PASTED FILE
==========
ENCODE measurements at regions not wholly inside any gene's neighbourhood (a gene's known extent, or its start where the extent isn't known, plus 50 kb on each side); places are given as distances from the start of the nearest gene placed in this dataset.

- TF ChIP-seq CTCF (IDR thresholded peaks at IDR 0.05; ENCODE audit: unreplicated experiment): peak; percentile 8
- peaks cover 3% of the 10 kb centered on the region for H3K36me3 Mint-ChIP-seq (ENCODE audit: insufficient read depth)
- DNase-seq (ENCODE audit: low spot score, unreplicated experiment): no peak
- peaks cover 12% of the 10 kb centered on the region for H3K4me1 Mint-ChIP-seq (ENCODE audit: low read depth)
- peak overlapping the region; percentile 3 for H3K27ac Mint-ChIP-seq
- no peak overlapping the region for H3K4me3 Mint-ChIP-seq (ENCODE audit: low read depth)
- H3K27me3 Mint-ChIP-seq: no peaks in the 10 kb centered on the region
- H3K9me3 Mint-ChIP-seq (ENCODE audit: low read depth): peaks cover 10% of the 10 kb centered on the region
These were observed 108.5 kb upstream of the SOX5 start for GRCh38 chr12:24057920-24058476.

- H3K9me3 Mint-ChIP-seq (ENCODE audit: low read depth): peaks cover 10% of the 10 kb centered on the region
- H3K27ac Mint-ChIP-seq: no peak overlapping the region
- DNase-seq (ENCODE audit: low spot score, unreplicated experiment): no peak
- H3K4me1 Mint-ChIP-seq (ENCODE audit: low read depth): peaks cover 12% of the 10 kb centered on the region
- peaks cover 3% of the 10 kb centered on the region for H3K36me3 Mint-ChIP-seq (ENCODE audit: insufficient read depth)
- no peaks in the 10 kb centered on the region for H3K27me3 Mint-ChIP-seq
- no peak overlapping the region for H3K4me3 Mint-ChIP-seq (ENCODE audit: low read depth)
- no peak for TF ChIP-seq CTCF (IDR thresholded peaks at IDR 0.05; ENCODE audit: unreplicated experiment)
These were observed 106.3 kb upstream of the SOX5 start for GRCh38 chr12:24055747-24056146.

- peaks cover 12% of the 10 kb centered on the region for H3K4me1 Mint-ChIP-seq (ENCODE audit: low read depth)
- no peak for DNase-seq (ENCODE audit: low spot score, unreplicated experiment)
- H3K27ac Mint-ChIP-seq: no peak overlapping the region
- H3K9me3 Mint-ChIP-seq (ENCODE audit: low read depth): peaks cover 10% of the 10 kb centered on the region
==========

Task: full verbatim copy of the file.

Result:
ENCODE measurements at regions not wholly inside any gene's neighbourhood (a gene's known extent, or its start where the extent isn't known, plus 50 kb on each side); places are given as distances from the start of the nearest gene placed in this dataset.

- TF ChIP-seq CTCF (IDR thresholded peaks at IDR 0.05; ENCODE audit: unreplicated experiment): peak; percentile 8
- peaks cover 3% of the 10 kb centered on the region for H3K36me3 Mint-ChIP-seq (ENCODE audit: insufficient read depth)
- DNase-seq (ENCODE audit: low spot score, unreplicated experiment): no peak
- peaks cover 12% of the 10 kb centered on the region for H3K4me1 Mint-ChIP-seq (ENCODE audit: low read depth)
- peak overlapping the region; percentile 3 for H3K27ac Mint-ChIP-seq
- no peak overlapping the region for H3K4me3 Mint-ChIP-seq (ENCODE audit: low read depth)
- H3K27me3 Mint-ChIP-seq: no peaks in the 10 kb centered on the region
- H3K9me3 Mint-ChIP-seq (ENCODE audit: low read depth): peaks cover 10% of the 10 kb centered on the region
These were observed 108.5 kb upstream of the SOX5 start for GRCh38 chr12:24057920-24058476.

- H3K9me3 Mint-ChIP-seq (ENCODE audit: low read depth): peaks cover 10% of the 10 kb centered on the region
- H3K27ac Mint-ChIP-seq: no peak overlapping the region
- DNase-seq (ENCODE audit: low spot score, unreplicated experiment): no peak
- H3K4me1 Mint-ChIP-seq (ENCODE audit: low read depth): peaks cover 12% of the 10 kb centered on the region
- peaks cover 3% of the 10 kb centered on the region for H3K36me3 Mint-ChIP-seq (ENCODE audit: insufficient read depth)
- no peaks in the 10 kb centered on the region for H3K27me3 Mint-ChIP-seq
- no peak overlapping the region for H3K4me3 Mint-ChIP-seq (ENCODE audit: low read depth)
- no peak for TF ChIP-seq CTCF (IDR thresholded peaks at IDR 0.05; ENCODE audit: unreplicated experiment)
These were observed 106.3 kb upstream of the SOX5 start for GRCh38 chr12:24055747-24056146.

- peaks cover 12% of the 10 kb centered on the region for H3K4me1 Mint-ChIP-seq (ENCODE audit: low read depth)
- no peak for DNase-seq (ENCODE audit: low spot score, unreplicated experiment)
- H3K27ac Mint-ChIP-seq: no peak overlapping the region
- H3K9me3 Mint-ChIP-seq (ENCODE audit: low read depth): peaks cover 10% of the 10 kb centered on the region